3 WAYS TO MEASURE
Article by LiveReal Agents Grace and Blake
How can we measure psychological health?
Not an easy question.
After all, mental health (or “existential fitness,” “inner strength,” etc.) isn’t like measuring a shoe size or a cup of sugar.
A thermometer makes it easy.
It goes in a mouth, measures the situation, and spits out a number. In comparison, the process for measuring body temperature is relatively straightforward.
But measuring psychological and mental health isn’t quite so easy.
We don’t have a “thermometer” for the mind, heart, or soul.
A body is a physical thing, which seemingly makes it easier to measure than a “mind” or “thoughts” or “feelings,” which aren’t physical things.
(They aren’t entirely physical things, anyway. A “feeling” might have physical or biochemical aspects, but the subjective, first-person dimension of a “feeling” itself isn’t something you can weigh, put in a bucket, measure the height or color of in any objective way, etc.)
Yet experts still argue over the best ways to measure physical health.
Psychological health is tougher. In these realms, they don’t even agree on what to measure, much less how to measure it. In some circles, they aren’t even asking the questions.
So: not easy.
That said, this isn’t a situation where we can just throw up our hands and give up.
After all, just because we can’t easily measure or quantify something doesn’t mean it’s not important. (There’s “love,” for example. Not easy to scientifically quantify, not exactly unimportant.)
So, for us non-academic, non-professional-researcher, regular folks who are just living life, the question stands: how can you measure psychological health?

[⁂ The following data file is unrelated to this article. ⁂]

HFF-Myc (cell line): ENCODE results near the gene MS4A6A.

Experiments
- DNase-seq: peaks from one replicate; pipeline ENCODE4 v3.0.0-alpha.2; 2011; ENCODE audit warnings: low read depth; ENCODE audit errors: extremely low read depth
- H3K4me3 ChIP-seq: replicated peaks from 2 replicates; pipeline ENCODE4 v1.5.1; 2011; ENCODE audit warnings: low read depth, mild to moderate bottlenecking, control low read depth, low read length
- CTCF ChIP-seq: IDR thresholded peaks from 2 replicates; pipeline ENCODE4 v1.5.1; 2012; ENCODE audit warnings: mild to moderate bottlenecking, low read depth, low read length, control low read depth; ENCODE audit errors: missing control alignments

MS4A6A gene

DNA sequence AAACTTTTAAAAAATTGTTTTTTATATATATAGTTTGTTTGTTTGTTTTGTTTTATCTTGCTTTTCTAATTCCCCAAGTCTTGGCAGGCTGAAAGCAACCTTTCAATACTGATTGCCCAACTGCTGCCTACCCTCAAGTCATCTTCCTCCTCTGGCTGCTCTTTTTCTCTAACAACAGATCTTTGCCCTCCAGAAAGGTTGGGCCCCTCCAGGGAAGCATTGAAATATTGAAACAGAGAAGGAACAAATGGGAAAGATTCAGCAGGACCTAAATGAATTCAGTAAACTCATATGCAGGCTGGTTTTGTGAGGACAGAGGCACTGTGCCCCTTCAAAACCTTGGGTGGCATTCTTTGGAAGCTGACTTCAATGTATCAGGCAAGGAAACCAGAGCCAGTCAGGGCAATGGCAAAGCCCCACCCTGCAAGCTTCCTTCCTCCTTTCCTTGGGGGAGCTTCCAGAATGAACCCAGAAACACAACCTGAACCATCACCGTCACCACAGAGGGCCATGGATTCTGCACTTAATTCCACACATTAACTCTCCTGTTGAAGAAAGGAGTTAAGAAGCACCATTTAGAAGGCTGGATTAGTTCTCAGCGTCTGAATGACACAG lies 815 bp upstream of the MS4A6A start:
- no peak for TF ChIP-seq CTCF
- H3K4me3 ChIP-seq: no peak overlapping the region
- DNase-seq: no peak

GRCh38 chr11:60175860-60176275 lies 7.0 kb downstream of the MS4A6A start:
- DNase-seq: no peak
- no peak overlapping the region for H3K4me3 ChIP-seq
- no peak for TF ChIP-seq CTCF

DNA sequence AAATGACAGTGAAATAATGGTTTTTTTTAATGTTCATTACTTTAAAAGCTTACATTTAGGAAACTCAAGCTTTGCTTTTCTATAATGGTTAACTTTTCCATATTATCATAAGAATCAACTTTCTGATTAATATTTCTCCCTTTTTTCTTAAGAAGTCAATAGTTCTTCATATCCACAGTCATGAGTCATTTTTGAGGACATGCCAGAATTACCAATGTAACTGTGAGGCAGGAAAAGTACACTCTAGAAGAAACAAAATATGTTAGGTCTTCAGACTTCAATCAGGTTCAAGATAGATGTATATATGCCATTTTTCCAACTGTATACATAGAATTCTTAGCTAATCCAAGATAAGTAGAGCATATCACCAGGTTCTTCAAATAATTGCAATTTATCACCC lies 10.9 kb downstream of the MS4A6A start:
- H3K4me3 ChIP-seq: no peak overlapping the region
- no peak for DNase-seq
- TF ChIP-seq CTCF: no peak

There’s good news here.
To get a workable handle on this, we don’t necessarily need something like a thermometer that analyzes a situation and spits out a number.
For our purposes – folks just trying to navigate through life – a more helpful tool might be some kind of basic orientation that tells us to “Go that way!” and “Don’t go that way!”
We need something more like a North Star.
Before our snazzy modern technology – and before we fully mapped the world with any accuracy – sailors used to navigate by stars.
We don’t need numbers as much as fixed reference points to navigate by. In this sense, something like stars could be extremely useful to help us navigate the oceans of life with hearts and minds intact.
Or better yet, constellations – groups of stars that can orient us toward basic directions like north, south, east, and west – might do an even better job.
In that spirit, here are three potential “inner constellations.”
We can potentially use these to help us orient ourselves and navigate the oceans of life safely.
Aspects of this overall approach were also explored by philosopher Charles Bellinger in The Triumvirate Self. (Recommended reading for a deeper dive.)
(And to prevent a further mixing of metaphors here – and both “constellations” and “yardsticks” are helpful, but not perfect – for now, we’ll just go with “yardsticks.”)
Here, in no particular order, are three “yardsticks”:
“Relationship to others”
This “yardstick” is “nearness to or intimacy with others.”
The opposite is alienation from others.
“Health” lies in the “intimacy” direction. Lack of health is in the opposite.
Visually, we could graph this on a horizontal scale on the left to right (east-west) or X-axis.
This measure is relatively clear and straightforward. Most of us understand "intimacy" as opposed to "separation" or "isolation." An extreme case of nearly total isolation would be someone who is catatonic.
A second yardstick:
“Relationship to self”
This is nearness to or intimacy with oneself.
The opposite is alienation from oneself.
Health lies in the direction of being closer to oneself.
We could graph this visually on a scale of “in” to “out,” or 3D, or the Z-axis.